By Brown, Carolyn M.
Black Enterprise , Vol. 25, No. 4
How Milestone Media broke open the comic book industry with a blockbuster distribution and publishing deal.
There is a revolution going on in a Manhattan high-rise on 23rd Street near the Avenue of the Americas. On the fourth floor, a small army is busy creating a new universe. It is a world not unlike ours, full of colorful heroes and sinister villains: Blood Syndicate, Hardware, Icon, Kobalt, Shadow Cabinet, Static Xombi. The denizens of this world are made in the image of their creators - a band of artists, editors and writers of backgrounds not limited by race, age or gender. It's a strange new world, one you may not have heard of yet, largely because its universe is the comic book industry. As a poster in a far corner of these offices proclaims, "This Revolution Will Not Be Televised."
At least not yet.
Welcome to Milestone Media Inc., a three-year-old, black-owned comic book company based in New York. Milestone's operating philosophy is based on the premise that comic book characters with "powers and abilities far beyond those of mortal men," as well as the artists and writers that tell their stories, should be African-American, Asian, Latino and female - as well as white and male.
That premise has been validated at the cash register. Since Milestone's first comic book debuted in February of 1993, the publishing company has sold about seven million copies of seven monthly titles to the retailers that make up the industry's direct market. Sales for 1993 alone hit 3.5 million copies, raking in more than $5 million in sales. Milestone's fans range from U.S. Supreme Court Associate Justice Clarence Thomas to filmmaker John Singleton.
But diversity alone is not what makes this company special. Afrocentric and multicultural comics are far from new to the industry (see sidebar, The New Adventures of Blacks in the Comic Book Business"). The Milestone revolution is driven by the application of a more basic business premise: The greatest product in the world won't make money if you can't make consumers aware of it, and then get it to them.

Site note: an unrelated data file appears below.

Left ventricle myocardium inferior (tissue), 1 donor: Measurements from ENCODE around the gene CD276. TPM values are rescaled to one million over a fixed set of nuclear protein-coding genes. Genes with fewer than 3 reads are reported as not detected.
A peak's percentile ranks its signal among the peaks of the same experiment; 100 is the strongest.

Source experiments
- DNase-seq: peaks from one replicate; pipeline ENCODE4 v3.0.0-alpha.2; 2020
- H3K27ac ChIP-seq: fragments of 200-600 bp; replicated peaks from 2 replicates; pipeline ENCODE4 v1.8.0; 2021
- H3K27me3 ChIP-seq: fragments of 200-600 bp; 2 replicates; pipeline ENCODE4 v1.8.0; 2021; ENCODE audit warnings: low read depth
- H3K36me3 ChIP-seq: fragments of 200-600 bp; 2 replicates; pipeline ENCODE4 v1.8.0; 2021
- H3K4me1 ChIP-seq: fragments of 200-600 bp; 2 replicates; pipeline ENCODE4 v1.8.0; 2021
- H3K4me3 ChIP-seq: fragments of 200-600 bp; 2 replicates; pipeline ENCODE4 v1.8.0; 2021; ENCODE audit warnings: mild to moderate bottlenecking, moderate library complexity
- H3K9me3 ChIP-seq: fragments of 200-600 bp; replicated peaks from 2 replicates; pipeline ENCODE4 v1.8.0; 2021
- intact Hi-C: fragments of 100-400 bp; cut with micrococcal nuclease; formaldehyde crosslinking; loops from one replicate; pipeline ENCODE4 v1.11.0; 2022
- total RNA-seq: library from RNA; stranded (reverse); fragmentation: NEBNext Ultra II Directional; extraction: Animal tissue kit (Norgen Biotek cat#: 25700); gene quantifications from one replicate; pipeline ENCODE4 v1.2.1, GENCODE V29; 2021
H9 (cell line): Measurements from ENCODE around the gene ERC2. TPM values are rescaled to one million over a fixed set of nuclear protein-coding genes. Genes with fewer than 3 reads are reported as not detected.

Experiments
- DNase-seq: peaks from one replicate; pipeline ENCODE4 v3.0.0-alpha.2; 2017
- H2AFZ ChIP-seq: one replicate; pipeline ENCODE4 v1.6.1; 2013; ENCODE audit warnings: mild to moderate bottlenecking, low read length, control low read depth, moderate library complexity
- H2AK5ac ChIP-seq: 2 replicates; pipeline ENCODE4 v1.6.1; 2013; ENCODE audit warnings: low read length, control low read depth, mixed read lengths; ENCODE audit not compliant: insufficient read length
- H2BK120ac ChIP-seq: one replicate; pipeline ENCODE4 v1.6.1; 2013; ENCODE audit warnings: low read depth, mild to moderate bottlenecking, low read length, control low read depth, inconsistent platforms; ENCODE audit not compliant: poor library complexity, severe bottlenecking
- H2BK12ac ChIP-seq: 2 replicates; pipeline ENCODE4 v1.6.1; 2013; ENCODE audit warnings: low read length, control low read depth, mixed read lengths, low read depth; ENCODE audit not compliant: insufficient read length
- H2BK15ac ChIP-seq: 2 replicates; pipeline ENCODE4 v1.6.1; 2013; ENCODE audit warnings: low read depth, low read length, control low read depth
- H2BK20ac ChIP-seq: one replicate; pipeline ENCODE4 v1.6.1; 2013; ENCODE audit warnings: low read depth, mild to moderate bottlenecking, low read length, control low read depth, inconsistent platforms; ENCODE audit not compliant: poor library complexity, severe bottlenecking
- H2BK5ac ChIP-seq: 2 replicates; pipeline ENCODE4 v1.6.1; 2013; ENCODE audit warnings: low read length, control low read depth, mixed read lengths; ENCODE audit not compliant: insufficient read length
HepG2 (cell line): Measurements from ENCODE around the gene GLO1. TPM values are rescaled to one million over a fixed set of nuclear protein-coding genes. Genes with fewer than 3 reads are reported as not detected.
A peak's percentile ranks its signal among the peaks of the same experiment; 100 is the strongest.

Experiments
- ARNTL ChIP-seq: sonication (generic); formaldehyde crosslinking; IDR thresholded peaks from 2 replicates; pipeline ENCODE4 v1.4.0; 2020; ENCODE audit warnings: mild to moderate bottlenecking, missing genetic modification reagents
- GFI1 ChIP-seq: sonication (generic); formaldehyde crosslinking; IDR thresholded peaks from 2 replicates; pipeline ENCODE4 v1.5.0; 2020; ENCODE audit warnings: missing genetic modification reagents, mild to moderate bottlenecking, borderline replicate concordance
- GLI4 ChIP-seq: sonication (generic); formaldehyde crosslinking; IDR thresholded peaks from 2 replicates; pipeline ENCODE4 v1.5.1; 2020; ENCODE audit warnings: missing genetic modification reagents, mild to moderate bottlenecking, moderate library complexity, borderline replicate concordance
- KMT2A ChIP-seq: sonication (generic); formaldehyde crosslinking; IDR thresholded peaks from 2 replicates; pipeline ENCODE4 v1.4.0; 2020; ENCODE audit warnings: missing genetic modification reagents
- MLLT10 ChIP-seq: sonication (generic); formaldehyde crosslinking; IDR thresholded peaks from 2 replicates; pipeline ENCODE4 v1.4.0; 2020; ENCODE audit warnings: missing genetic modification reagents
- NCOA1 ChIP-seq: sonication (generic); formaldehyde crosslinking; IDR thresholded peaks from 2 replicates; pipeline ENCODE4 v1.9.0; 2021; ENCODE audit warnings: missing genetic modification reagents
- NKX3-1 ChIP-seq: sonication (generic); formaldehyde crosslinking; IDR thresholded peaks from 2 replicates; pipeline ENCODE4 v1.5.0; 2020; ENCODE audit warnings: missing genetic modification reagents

By cutting an unprecedented marketing and distribution deal with industry giant DC Comics Inc., Milestone's principals, President and CEO Derek T. Dingle, V.P./Editor-in-Chief Dwayne McDuffie and V.P./Creative Director Denys Cowan, have staked a claim on a $1 billion industry, long lacking in minority representation.
Partnerships between large corporations and small independent companies are hardly new, but Milestone serves as a model of how a small black firm can benefit from forging a strategic alliance with big business.
Such alliances bring with them their share of challenges, particularly for black companies. For example, several other black comic book publishers have charged Milestone with not being truly black-owned, but merely a division - or worse, a front - for DC's courtship of the black consumer market.
However, Milestone is quick to note that DC has no equity in the company. The partners pooled over $300,000 in personal savings to bankroll the start-up, and the company is now looking to establish lines of credit with local banks.
Milestone's relationship with DC can be likened to that of an independent film production company affiliated with a major Hollywood studio, or an independent label tied to a major record company. Milestone hires the writers and artists to create the characters and develop the story lines. In turn, DC, which is owned by multimedia giant Time Warner Inc., prints, markets and distributes the books.
In fact, Milestone's partners compare their alliance with DC to Spike Lee's arrangement with Universal Pictures, and the deal with Warner Bros. made by the artist formerly known as Prince. These partnerships do not mean that Forty Acres And A Mule Filmworks or Paisley Park are not black-owned companies.
"We are going to continue to see these types of relationships in the industry," says Maggie Thompson, editor of The Comic Buyers Guide, a comic book industry trade publication. …